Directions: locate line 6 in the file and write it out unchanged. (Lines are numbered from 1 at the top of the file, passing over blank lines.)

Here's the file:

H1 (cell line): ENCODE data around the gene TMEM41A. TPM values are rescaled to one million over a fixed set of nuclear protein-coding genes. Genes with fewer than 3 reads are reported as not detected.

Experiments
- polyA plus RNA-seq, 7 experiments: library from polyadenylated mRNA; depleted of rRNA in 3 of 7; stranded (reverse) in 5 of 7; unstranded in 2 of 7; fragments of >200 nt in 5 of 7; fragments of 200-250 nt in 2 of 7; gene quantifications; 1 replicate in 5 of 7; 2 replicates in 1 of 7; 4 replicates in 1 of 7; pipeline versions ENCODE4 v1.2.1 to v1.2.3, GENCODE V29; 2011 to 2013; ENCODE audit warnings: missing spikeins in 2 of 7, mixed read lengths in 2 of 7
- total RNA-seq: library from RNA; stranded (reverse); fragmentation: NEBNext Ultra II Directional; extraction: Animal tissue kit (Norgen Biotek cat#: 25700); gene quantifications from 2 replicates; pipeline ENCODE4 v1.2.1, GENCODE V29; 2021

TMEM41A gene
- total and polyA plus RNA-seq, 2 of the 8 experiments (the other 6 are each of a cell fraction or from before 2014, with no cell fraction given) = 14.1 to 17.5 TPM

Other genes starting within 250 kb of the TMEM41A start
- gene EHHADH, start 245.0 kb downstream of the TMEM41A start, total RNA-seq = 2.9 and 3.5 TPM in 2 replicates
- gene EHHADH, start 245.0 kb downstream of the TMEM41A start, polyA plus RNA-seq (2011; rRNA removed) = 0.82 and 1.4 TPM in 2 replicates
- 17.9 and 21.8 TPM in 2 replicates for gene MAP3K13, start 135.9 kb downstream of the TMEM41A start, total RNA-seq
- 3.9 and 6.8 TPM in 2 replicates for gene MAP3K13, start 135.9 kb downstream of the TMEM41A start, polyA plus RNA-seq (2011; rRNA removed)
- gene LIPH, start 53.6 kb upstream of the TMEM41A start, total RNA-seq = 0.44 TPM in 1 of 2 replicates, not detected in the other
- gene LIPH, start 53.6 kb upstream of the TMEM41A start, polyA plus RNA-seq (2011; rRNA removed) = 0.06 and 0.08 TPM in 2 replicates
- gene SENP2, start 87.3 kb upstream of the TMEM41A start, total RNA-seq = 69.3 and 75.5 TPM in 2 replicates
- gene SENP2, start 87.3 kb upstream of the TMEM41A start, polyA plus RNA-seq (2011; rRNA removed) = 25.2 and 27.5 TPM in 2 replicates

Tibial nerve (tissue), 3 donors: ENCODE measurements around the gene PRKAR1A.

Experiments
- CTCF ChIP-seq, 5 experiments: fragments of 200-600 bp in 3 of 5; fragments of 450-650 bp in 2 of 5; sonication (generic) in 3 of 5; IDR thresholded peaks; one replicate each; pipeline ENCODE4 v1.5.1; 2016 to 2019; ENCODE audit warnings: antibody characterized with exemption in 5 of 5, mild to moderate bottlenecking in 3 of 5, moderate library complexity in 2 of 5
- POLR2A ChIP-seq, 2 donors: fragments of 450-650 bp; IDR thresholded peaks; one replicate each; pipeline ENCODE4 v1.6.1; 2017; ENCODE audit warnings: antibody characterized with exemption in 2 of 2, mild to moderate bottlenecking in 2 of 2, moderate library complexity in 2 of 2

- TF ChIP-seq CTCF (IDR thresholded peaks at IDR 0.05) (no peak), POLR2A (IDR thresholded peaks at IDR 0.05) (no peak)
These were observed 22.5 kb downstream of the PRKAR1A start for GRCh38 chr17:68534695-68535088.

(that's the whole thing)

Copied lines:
- total and polyA plus RNA-seq, 2 of the 8 experiments (the other 6 are each of a cell fraction or from before 2014, with no cell fraction given) = 14.1 to 17.5 TPM